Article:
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The Golden Arrow

"The Golden Arrow", Puck, 1937

Reginald Perrott was born in Charlton, Woolwich, South-East London, on 18 October 1914, the son of Edward Perrott, a metal turning machinist, and his wife Susan, née Tingley. He had no formal art training, but by the age of nineteen he was working for Adams and Fidler, an agency that created puzzles and features for the press, which also employed Basil Reynolds.

The agency had won a contract to create comic strips for newspapers owned by the Provincial and National Press, and Perrott started working on "funnies" strips, believing his figure-drawing was not up to drawing adventure strips. Early strips he drew included At the Jungle School for Reynolds Illustrated Sunday News, and Roly and Poly, the Two Bear Cubs for the London Evening Star. He also worked on newspapers' children's supplements like the Daily Express Children's Own, the South Wales Echo and the Bristol-based Boys' and Girls' Own Evening World, where he drew his first adventure strip, The Luck of the Legion (1934). He became the agency's go-to adventure artist, drawing Tanga the Tiger Man and Code of the Northland for the Evening World, Buster and Bones for the Boys' and Girls' Own Yorkshire Evening News, and Land of the Lost People (publication unknown), before going freelance in late 1934.

He started working for the weekly comics of the Amalgamated Press, drawing "Whirling Around the World" (1934) for The Joker and "Wheels of Fortune" (1935) for The Jolly Comic. The following year he was recruited to draw for Odhams Press' Mickey Mouse Weekly by its studio manager, his old colleague Basil Reynolds. His first strip for the title was "The Road to Rome" (1936), inspired by the film Ben-Hur and influenced by the work of illustrator Fortunino Matania. Perrott introduced cinematic storytelling techniques, varying angles and panel shapes, and eliminated the traditional typeset narration under the panels, preferring to hand-letter captions between panels. He followed this with two colour strips, the western "White Cloud" (1936) and the Elizabethan naval adventure "Song of the Sword" (1936). Other strips he drew for the title included "A Crusader's Christmas" (1937), "Wings of Fortune" (1938) and "Rescuer's Reward" (1938).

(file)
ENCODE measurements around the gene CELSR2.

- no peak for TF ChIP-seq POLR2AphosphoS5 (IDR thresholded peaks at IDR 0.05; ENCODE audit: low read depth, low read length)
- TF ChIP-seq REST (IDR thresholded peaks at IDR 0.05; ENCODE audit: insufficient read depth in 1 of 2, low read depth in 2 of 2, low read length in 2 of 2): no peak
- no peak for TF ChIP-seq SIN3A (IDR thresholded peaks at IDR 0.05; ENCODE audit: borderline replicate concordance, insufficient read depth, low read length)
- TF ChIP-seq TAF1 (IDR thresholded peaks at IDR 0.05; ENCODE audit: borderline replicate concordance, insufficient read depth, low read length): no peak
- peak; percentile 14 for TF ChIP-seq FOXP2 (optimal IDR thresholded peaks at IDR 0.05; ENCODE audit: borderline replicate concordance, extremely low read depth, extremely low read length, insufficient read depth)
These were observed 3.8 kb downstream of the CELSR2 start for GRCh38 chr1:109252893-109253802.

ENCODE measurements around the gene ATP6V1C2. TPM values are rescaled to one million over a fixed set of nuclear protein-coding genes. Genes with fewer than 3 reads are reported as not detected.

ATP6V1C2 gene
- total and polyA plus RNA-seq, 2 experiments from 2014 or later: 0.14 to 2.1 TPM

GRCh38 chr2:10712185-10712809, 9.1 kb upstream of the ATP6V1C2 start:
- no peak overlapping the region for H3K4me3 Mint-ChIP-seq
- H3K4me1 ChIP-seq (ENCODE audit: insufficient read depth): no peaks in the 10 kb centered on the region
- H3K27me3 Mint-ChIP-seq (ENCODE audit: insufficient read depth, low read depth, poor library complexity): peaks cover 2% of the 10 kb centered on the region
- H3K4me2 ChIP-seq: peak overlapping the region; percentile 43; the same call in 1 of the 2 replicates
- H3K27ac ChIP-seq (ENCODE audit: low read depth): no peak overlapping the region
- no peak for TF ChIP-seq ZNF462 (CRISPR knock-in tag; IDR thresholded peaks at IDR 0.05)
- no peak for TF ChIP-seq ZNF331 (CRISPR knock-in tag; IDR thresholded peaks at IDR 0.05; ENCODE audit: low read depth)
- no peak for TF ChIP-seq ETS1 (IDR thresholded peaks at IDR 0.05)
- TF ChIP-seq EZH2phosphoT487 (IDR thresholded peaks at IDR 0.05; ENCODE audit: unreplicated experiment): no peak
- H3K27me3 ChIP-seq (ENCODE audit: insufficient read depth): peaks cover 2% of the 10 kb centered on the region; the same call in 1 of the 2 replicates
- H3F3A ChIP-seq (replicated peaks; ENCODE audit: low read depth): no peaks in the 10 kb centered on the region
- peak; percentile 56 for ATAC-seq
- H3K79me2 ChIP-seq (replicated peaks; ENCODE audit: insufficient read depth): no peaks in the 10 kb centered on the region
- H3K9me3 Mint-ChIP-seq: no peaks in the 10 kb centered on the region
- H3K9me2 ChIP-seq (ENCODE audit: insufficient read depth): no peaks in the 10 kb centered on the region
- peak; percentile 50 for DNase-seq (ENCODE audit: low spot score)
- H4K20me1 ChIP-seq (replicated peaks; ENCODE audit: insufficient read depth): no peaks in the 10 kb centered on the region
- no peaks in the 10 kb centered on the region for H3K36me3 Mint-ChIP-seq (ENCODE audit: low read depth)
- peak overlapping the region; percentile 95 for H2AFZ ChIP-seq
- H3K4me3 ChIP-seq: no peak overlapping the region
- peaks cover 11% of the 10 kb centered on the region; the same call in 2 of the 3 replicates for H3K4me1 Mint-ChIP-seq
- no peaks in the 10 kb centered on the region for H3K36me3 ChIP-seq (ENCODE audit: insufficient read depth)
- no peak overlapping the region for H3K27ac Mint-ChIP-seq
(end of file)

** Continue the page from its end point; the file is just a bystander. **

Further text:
He continued working for the Amalgamated Press, drawing "The Young Explorers" (1936) for Puck in traditional panels-with-typeset-narration style, but his next strip for the title, a western called "The Golden Arrow" (1937), was told with varied panel shapes, cinematic angles and hand-lettered speech balloons, and only occasional captions, hand-lettered between the panels.

Perrott was ahead of his time as an adventure artist, and his stylistic innovations did not become common until the late 1940s. Indeed, Perrott himself was restricted to the traditional approach on other strips, like "The Golden Eagle" (1937-40) for Golden, "The Red Rider" (1938-39) for The Jolly Comic, and "Sons of the Sword" (1938) for Happy Days'.

He served in the RAF during the Second World War, but was invalided out with malaria in 1944, having seen no action. He became studio manager of Mickey Mouse Weekly, in place of Basil Reynolds, who was fighting in North Africa. drawing covers as well as strips like "Sir Roger de Coverlet" (1944) and "The White King of Arabia" (1945).

When Reynolds returned after the war, Perrott went freelance again, illustrating adventure novels. His last work in comics was a science fiction strip called "Spaceship to the Moon" in Look and Laugh, published by Philmar in 1947. He was also known for his war art: three of his paintings are held by the Imperial War Museum in London.

Perrott died of throat cancer in Tonbridge, Kent, on 16 May 1947, aged only 32, leaving a wife, Joan, née Budd, whom he had married in 1940, and a young daughter, Rosemary, born in 1943.

ReferencesEdit

  • Alan Clark, Dictionary of British Comic Artists, Writers and Editors, The British Library, 1998, pp. 133-134
  • Dennis Gifford, Encyclopedia of Comic Characters, Longman, 1987, p. 7
  • Norman Wright and David Ashford, Masters of Fun and Thrills: The British Comic Artists Vol 1, Norman Wright (pub.), 2008, pp. 145-156

Online referenceEdit

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